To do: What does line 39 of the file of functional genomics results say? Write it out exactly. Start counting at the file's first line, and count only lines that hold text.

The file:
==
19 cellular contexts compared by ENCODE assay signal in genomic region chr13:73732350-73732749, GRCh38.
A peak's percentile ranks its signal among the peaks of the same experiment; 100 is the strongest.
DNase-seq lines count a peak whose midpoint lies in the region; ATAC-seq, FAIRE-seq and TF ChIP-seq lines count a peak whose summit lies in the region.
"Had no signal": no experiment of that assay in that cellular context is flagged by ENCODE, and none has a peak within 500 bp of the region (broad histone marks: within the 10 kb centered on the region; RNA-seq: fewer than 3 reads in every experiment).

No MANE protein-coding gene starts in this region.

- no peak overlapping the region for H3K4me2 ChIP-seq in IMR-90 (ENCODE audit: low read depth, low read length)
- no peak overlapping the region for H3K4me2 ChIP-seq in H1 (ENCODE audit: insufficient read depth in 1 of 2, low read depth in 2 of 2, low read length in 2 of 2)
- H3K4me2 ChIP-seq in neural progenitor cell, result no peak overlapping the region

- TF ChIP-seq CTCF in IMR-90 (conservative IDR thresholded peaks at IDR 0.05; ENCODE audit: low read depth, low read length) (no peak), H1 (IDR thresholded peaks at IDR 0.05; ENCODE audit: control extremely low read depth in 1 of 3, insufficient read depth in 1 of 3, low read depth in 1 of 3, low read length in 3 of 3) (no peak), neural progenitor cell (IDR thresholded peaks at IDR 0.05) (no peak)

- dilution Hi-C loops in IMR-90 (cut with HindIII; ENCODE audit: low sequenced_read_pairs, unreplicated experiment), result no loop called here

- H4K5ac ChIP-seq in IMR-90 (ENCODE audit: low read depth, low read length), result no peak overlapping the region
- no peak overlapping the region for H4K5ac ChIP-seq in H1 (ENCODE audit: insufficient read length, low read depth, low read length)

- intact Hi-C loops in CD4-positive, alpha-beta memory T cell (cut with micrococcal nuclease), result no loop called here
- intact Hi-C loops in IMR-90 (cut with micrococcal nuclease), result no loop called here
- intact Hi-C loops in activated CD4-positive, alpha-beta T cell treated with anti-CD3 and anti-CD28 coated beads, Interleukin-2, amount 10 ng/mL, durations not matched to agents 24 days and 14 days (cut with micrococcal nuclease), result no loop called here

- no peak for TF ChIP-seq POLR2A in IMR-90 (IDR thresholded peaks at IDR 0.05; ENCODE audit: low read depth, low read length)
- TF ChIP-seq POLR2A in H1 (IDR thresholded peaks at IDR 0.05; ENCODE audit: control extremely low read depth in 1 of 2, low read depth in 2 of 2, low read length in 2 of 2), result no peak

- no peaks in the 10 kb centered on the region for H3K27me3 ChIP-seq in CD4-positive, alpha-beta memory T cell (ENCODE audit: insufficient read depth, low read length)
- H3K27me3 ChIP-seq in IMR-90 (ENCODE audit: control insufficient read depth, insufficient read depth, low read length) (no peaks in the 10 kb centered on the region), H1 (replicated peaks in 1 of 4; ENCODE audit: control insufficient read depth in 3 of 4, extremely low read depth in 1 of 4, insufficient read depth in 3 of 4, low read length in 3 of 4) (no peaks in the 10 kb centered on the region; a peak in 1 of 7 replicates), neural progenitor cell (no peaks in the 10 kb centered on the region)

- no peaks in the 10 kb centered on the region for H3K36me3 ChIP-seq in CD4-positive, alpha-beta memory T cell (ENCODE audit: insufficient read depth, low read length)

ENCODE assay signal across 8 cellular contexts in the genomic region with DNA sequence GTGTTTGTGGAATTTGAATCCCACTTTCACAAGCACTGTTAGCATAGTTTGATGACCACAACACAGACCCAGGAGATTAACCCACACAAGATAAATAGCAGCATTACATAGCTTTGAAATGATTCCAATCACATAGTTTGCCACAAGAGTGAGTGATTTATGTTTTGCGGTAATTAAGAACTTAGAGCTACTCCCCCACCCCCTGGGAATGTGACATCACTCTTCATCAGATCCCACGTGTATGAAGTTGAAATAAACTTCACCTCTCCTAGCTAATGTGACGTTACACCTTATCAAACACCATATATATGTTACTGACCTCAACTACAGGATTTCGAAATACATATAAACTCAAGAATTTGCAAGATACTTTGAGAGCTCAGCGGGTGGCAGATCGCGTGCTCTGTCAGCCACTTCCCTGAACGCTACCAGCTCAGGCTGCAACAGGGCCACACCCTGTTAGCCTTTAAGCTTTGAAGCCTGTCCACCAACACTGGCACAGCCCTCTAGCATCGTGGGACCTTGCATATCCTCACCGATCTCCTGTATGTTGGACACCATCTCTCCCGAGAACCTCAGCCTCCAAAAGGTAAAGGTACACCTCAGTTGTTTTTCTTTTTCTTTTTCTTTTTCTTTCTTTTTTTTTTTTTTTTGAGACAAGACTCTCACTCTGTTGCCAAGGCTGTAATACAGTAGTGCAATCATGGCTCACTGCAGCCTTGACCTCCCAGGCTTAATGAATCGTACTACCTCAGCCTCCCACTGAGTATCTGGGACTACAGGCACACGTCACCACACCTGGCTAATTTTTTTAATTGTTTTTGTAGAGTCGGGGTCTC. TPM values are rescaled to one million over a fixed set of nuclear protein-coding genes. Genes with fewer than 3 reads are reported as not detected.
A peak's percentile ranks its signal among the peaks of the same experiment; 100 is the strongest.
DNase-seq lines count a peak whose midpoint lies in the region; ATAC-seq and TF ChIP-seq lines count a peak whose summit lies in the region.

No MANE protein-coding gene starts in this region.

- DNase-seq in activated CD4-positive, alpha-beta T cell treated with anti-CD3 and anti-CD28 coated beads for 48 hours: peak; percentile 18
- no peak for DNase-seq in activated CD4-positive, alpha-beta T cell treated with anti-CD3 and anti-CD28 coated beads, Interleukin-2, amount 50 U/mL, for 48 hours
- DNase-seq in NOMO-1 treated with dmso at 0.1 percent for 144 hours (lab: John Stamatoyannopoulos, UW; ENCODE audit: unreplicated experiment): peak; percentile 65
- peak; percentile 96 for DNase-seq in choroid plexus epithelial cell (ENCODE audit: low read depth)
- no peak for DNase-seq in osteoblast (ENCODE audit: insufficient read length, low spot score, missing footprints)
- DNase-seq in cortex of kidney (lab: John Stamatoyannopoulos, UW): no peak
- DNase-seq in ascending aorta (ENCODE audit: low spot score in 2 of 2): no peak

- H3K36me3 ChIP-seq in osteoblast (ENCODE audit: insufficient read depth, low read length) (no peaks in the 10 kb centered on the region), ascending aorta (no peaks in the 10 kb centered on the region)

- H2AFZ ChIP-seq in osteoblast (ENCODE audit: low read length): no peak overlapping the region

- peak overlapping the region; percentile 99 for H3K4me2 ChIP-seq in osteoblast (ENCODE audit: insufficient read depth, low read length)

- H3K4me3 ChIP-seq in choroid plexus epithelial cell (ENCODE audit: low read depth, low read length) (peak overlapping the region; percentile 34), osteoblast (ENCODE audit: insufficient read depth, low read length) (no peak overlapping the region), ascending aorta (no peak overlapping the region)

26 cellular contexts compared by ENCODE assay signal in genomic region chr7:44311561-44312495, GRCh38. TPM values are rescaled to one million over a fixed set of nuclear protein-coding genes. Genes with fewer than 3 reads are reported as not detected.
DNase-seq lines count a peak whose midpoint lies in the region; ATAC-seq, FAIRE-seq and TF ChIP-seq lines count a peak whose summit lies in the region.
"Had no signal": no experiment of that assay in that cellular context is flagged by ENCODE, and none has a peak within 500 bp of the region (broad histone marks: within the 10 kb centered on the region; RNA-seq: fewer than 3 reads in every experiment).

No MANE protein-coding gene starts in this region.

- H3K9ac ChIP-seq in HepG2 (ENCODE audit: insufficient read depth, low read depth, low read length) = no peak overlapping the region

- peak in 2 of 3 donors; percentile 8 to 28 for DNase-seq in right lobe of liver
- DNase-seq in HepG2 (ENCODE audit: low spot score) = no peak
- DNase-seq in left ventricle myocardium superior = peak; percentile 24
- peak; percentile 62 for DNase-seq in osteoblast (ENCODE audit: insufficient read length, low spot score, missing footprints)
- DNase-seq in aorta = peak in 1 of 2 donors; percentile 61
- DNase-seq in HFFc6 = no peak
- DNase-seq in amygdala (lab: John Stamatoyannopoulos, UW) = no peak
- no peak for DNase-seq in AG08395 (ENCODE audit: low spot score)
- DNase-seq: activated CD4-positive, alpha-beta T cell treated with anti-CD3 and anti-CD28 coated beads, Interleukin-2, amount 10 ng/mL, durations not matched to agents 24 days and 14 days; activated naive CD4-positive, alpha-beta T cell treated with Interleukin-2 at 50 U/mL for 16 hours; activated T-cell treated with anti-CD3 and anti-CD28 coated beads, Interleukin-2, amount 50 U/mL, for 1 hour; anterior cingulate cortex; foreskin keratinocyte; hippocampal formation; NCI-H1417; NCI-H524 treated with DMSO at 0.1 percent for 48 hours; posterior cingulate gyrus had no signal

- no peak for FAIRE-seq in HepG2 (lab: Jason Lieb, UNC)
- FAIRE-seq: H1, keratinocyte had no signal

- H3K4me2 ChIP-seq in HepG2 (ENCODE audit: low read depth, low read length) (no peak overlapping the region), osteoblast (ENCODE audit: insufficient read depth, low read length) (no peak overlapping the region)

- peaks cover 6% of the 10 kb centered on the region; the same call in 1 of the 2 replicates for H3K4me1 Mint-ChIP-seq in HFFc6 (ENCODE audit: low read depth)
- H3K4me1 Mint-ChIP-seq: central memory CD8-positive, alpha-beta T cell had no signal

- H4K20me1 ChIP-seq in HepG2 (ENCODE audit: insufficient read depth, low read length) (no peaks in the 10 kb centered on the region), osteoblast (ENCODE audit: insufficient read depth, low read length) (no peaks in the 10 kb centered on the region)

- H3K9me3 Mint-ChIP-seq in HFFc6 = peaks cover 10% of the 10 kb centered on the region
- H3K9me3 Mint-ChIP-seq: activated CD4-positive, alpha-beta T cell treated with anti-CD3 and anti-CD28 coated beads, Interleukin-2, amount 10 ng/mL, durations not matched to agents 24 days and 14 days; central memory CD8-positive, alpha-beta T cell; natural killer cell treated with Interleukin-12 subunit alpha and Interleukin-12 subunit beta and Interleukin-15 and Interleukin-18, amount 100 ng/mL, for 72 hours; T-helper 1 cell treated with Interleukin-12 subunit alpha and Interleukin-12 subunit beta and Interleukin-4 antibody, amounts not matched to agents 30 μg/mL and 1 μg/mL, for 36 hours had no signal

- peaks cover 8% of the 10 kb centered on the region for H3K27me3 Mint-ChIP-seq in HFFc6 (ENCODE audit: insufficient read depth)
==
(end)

No MANE protein-coding gene starts in this region.